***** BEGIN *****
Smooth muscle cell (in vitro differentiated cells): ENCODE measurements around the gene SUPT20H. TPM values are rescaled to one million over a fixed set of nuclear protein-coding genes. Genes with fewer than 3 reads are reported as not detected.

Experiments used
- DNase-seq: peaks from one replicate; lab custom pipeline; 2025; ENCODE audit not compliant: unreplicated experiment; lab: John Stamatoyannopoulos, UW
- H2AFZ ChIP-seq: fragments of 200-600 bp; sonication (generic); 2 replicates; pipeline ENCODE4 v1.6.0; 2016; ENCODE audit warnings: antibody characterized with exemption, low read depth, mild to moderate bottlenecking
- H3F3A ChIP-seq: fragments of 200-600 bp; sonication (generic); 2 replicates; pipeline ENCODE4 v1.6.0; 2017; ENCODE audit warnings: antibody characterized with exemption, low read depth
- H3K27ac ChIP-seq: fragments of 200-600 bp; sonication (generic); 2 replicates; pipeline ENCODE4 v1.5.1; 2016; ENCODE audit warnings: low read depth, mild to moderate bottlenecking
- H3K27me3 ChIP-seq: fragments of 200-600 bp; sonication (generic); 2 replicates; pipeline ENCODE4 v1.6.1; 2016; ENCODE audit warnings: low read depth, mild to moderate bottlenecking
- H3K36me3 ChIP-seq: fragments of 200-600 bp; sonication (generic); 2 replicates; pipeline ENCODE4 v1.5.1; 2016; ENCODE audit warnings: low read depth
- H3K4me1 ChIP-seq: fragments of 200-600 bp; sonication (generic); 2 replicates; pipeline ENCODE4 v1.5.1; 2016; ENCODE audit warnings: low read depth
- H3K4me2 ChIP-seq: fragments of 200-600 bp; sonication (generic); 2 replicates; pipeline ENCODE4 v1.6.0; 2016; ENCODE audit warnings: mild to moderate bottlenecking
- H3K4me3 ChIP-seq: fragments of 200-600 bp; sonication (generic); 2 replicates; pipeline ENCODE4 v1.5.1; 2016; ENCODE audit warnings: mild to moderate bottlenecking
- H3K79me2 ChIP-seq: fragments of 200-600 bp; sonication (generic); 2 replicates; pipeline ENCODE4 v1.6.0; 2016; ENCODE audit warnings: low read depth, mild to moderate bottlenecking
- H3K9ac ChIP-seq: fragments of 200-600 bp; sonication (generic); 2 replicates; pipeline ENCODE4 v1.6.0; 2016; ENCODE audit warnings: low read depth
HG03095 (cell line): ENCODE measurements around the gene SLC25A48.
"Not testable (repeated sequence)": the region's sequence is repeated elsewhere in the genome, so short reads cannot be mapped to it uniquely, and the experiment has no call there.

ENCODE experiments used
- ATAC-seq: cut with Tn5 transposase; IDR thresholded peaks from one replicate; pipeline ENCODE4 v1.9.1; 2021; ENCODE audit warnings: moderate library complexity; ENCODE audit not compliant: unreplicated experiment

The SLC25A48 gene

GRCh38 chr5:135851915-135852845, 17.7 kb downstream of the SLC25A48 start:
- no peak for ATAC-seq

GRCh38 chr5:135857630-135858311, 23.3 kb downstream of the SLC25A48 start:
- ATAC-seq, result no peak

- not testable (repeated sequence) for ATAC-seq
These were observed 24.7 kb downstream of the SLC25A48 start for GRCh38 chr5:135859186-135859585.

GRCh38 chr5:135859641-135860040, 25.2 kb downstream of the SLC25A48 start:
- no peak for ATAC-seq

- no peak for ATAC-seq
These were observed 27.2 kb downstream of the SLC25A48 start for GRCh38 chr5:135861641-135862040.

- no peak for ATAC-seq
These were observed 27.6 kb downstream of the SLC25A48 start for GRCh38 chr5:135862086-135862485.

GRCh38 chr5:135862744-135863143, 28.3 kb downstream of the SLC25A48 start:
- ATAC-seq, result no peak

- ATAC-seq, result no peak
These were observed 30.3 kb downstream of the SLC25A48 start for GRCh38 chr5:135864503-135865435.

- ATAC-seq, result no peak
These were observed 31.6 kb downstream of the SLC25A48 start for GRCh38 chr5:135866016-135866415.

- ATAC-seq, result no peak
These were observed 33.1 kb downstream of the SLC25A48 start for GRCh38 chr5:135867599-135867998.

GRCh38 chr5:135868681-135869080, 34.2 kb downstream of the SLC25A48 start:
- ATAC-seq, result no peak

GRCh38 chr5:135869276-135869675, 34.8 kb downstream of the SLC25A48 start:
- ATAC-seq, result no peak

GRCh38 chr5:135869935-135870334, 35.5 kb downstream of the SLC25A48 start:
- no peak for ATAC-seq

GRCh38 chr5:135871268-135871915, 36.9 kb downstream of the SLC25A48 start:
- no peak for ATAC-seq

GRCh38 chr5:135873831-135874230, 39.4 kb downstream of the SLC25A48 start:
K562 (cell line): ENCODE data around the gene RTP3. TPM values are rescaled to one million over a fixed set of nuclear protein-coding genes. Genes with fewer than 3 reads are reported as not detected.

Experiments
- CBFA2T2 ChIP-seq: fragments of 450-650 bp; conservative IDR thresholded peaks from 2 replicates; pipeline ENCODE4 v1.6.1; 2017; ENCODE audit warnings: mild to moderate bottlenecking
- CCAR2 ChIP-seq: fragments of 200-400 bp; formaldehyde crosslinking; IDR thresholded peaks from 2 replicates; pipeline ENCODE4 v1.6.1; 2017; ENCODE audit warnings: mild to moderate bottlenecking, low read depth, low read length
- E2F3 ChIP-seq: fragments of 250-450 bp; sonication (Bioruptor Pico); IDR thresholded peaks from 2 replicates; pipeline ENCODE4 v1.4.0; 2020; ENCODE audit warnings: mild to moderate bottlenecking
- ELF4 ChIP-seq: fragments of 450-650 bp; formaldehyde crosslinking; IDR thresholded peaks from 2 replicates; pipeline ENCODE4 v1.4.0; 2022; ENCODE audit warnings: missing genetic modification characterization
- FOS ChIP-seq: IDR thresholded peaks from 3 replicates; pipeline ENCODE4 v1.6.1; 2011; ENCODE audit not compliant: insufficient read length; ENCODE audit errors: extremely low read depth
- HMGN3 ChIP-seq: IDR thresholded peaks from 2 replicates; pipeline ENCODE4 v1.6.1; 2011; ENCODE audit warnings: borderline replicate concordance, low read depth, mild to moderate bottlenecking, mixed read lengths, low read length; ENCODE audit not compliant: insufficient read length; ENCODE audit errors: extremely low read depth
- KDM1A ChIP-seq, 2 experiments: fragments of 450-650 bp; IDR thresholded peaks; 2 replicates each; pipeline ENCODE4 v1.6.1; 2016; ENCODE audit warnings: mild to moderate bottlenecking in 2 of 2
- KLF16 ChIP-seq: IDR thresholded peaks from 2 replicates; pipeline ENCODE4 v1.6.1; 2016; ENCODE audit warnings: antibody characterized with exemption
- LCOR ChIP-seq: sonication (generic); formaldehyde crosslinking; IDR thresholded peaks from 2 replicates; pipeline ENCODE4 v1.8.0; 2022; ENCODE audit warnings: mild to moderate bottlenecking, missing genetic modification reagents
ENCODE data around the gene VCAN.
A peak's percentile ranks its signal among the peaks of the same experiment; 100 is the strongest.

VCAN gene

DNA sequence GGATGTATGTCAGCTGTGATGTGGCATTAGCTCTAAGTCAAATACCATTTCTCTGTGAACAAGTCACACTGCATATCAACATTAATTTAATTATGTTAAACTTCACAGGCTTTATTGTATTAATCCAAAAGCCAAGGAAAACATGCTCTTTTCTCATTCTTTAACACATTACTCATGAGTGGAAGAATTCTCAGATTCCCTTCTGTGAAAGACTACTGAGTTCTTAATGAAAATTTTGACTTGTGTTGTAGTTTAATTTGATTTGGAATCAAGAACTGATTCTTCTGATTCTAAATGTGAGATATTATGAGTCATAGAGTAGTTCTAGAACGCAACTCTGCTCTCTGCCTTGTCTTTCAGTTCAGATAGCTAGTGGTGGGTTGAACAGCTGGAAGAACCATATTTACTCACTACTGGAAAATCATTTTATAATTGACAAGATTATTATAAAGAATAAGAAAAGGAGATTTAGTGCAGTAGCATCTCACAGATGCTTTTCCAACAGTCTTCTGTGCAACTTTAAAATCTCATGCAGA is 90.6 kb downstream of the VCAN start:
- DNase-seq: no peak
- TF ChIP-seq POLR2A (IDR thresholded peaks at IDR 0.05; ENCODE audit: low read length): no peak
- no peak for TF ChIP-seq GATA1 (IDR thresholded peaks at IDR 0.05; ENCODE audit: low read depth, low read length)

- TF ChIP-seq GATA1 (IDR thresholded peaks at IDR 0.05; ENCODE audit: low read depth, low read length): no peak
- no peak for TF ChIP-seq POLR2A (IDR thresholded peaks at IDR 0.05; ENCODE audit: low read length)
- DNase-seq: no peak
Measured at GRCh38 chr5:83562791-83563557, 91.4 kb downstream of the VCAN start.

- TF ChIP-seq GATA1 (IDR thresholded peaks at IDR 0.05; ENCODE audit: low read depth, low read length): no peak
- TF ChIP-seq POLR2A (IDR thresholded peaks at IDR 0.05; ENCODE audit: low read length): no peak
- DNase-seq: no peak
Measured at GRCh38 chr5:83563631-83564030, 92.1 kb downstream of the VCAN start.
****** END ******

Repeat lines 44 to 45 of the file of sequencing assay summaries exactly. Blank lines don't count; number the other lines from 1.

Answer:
- no peak for ATAC-seq

GRCh38 chr5:135871268-135871915, 36.9 kb downstream of the SLC25A48 start: